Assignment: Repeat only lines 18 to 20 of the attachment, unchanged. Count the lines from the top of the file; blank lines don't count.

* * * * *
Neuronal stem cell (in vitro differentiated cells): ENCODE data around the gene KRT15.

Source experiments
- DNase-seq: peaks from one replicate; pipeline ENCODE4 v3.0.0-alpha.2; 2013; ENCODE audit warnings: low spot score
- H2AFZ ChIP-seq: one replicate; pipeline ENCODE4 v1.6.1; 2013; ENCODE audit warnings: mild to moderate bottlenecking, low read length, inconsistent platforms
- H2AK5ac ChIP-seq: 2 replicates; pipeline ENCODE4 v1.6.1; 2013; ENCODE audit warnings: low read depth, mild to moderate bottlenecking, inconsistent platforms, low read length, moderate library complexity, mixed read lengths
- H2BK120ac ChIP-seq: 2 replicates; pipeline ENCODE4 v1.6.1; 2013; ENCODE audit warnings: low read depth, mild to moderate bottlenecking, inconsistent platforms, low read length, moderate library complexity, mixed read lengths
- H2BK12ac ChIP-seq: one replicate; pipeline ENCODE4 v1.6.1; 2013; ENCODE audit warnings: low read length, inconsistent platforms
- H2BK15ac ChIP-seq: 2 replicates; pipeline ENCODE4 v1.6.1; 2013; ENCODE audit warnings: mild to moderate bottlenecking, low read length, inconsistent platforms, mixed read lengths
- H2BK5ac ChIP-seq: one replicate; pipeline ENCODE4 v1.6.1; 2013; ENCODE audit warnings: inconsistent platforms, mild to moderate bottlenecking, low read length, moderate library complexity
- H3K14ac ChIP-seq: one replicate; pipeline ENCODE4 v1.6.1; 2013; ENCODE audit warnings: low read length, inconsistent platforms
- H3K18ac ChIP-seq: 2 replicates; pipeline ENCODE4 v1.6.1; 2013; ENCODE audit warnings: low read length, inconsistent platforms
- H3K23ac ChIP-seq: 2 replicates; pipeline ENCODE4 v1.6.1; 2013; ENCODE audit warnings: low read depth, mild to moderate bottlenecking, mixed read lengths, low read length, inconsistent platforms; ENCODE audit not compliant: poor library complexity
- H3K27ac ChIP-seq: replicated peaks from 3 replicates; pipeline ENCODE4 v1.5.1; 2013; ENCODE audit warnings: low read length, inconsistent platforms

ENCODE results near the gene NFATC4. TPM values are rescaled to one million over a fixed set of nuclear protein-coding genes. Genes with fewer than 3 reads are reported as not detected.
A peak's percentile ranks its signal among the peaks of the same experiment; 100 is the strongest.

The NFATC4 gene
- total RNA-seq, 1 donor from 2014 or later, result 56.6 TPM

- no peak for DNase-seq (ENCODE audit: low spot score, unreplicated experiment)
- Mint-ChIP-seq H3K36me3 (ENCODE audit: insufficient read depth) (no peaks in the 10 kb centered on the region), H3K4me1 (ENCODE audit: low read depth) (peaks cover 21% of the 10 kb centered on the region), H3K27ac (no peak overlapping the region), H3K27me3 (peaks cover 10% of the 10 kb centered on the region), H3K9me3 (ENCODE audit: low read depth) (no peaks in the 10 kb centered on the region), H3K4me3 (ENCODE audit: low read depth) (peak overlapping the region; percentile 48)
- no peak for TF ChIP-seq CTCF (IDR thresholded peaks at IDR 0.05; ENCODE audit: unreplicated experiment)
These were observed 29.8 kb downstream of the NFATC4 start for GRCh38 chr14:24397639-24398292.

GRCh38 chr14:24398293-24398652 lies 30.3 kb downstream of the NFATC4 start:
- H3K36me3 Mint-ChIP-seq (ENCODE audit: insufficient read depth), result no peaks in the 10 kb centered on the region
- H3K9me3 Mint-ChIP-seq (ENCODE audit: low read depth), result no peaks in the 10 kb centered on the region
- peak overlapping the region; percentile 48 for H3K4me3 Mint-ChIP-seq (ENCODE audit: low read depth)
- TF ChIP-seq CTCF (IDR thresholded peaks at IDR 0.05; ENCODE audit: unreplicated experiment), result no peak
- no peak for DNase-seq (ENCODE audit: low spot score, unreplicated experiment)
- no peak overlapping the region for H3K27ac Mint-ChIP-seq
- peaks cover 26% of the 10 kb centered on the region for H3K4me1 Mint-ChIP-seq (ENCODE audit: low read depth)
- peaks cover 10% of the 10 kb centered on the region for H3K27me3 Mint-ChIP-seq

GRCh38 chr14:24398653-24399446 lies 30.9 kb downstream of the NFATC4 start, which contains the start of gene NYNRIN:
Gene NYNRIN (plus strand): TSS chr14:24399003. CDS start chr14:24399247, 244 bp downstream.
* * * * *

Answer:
- no peak for DNase-seq (ENCODE audit: low spot score, unreplicated experiment)
- Mint-ChIP-seq H3K36me3 (ENCODE audit: insufficient read depth) (no peaks in the 10 kb centered on the region), H3K4me1 (ENCODE audit: low read depth) (peaks cover 21% of the 10 kb centered on the region), H3K27ac (no peak overlapping the region), H3K27me3 (peaks cover 10% of the 10 kb centered on the region), H3K9me3 (ENCODE audit: low read depth) (no peaks in the 10 kb centered on the region), H3K4me3 (ENCODE audit: low read depth) (peak overlapping the region; percentile 48)
- no peak for TF ChIP-seq CTCF (IDR thresholded peaks at IDR 0.05; ENCODE audit: unreplicated experiment)